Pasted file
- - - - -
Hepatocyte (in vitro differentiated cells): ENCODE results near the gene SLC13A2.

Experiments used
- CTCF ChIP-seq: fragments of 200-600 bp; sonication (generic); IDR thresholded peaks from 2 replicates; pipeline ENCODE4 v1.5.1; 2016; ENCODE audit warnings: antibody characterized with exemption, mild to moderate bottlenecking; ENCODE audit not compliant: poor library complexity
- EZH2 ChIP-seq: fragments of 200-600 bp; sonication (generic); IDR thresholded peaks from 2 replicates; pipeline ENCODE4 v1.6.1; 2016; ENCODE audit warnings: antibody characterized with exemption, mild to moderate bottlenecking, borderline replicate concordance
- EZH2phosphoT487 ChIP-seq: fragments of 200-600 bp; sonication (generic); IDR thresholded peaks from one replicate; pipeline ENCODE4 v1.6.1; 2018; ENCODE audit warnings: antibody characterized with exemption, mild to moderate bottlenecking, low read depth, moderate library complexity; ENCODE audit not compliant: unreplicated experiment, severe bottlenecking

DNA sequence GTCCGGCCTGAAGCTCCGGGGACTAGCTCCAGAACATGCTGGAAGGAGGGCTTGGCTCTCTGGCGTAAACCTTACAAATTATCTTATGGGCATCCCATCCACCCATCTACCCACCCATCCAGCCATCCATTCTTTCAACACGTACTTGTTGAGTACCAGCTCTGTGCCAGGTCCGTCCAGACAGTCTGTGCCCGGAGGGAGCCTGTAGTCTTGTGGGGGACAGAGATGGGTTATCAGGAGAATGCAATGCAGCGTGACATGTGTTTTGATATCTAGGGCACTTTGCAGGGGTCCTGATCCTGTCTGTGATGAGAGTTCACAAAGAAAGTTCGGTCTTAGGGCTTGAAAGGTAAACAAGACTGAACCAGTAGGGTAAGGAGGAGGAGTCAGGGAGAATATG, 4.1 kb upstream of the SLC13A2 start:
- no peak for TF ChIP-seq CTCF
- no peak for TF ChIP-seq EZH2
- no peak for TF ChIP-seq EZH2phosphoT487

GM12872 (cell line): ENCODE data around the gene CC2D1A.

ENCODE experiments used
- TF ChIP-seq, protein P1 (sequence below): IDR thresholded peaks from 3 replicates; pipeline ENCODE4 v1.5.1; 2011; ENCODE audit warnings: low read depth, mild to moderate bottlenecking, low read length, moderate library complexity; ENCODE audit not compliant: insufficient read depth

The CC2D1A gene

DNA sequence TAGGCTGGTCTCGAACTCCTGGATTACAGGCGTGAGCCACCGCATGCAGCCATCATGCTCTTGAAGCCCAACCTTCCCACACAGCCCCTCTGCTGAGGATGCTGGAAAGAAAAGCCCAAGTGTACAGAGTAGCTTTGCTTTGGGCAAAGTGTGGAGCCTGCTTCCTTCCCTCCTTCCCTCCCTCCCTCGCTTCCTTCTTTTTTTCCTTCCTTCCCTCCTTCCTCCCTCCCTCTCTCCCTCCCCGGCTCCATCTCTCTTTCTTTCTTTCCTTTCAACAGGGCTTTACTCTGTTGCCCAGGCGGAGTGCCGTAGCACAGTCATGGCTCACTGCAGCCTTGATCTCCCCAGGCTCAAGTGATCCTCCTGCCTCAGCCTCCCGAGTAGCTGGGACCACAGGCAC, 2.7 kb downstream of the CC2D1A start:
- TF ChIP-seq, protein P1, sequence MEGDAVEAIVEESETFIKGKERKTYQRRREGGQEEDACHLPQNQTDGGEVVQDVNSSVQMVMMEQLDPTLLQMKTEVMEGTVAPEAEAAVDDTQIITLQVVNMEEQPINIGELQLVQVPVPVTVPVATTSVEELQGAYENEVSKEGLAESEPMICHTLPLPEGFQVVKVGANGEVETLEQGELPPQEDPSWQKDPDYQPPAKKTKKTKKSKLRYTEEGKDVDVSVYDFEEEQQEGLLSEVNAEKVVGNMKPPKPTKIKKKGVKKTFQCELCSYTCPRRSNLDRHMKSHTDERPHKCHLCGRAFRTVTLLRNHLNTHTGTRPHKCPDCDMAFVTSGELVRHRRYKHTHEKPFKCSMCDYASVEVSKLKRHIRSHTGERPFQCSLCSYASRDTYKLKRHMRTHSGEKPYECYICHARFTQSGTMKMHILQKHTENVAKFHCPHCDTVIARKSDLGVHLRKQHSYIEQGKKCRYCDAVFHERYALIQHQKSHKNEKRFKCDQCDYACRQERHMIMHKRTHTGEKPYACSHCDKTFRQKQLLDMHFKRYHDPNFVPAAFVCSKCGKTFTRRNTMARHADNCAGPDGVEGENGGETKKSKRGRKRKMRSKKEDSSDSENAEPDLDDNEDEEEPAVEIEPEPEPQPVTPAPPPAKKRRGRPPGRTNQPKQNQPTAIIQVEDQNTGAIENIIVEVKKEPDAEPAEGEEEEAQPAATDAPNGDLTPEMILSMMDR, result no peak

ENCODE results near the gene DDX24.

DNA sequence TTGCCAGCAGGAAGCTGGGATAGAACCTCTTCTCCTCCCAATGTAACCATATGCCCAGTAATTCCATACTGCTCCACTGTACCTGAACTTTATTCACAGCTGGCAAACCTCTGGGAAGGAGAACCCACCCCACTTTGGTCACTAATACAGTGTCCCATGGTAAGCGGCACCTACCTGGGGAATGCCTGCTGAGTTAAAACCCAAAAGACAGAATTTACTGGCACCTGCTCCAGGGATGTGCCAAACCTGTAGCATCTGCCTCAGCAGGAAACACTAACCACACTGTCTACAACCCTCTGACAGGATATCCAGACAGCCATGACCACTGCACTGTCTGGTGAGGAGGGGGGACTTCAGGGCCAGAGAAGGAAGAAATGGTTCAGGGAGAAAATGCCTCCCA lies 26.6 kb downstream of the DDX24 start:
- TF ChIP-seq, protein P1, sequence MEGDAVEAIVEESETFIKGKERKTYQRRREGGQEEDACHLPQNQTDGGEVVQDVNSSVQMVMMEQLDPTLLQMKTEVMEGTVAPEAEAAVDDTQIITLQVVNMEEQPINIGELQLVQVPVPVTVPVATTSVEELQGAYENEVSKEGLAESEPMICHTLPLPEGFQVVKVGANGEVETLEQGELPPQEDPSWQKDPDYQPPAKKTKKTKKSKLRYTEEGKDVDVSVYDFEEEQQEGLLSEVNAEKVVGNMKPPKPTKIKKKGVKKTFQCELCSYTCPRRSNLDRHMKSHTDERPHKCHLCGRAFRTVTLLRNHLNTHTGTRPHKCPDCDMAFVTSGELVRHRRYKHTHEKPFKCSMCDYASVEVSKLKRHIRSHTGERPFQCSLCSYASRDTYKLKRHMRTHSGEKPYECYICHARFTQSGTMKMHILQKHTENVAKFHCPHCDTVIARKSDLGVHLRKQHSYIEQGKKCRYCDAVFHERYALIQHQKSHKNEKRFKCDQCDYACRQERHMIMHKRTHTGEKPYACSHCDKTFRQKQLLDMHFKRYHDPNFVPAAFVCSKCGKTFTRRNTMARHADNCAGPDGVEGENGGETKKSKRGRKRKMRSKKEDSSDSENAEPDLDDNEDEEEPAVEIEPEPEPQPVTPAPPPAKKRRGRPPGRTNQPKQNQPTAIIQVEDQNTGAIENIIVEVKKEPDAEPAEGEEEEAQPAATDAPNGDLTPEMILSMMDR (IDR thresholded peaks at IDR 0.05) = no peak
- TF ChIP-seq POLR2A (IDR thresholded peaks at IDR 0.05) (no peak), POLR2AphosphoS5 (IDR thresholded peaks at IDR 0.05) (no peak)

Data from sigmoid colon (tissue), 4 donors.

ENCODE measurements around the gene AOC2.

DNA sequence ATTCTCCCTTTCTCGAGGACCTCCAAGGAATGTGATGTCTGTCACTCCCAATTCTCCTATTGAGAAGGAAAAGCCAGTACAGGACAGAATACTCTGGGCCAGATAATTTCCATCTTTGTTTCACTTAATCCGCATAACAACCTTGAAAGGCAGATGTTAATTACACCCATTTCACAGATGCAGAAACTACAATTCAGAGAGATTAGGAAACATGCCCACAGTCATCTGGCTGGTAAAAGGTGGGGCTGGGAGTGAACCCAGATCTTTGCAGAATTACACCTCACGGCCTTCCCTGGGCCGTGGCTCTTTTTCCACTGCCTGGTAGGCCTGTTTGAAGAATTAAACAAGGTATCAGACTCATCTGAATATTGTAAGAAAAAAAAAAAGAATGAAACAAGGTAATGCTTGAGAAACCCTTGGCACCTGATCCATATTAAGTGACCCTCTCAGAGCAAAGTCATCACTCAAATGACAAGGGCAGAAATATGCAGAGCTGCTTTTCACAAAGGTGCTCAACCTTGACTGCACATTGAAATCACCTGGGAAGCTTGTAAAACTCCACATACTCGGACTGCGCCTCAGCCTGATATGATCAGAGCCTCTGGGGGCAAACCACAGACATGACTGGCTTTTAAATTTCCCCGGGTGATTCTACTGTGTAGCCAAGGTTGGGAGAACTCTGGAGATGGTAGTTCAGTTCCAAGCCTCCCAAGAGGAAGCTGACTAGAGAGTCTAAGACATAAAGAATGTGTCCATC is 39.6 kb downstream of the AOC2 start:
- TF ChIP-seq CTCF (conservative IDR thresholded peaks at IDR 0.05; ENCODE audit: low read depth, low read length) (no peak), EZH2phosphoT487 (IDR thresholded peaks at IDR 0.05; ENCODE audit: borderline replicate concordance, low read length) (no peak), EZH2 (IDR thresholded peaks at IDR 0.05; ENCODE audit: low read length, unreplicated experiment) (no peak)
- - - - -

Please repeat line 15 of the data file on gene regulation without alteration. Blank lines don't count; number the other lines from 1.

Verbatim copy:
- TF ChIP-seq, protein P1, sequence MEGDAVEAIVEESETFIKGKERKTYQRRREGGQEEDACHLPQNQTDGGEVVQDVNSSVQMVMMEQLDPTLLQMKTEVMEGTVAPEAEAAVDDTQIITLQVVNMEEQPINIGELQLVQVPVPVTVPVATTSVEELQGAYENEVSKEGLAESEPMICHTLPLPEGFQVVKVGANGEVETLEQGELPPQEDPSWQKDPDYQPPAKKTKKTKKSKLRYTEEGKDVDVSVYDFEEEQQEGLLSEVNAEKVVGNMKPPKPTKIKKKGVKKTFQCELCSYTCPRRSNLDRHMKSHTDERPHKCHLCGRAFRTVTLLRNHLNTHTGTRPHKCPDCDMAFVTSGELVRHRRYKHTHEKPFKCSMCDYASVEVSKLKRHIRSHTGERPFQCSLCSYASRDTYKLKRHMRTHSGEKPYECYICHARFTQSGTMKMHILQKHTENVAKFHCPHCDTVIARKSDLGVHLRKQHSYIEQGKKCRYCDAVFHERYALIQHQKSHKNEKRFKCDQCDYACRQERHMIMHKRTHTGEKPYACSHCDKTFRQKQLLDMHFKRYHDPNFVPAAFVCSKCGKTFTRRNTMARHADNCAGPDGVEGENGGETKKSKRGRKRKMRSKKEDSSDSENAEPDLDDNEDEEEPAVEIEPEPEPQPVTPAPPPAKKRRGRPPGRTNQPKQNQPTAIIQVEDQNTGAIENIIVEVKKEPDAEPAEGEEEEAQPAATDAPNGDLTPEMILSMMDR, result no peak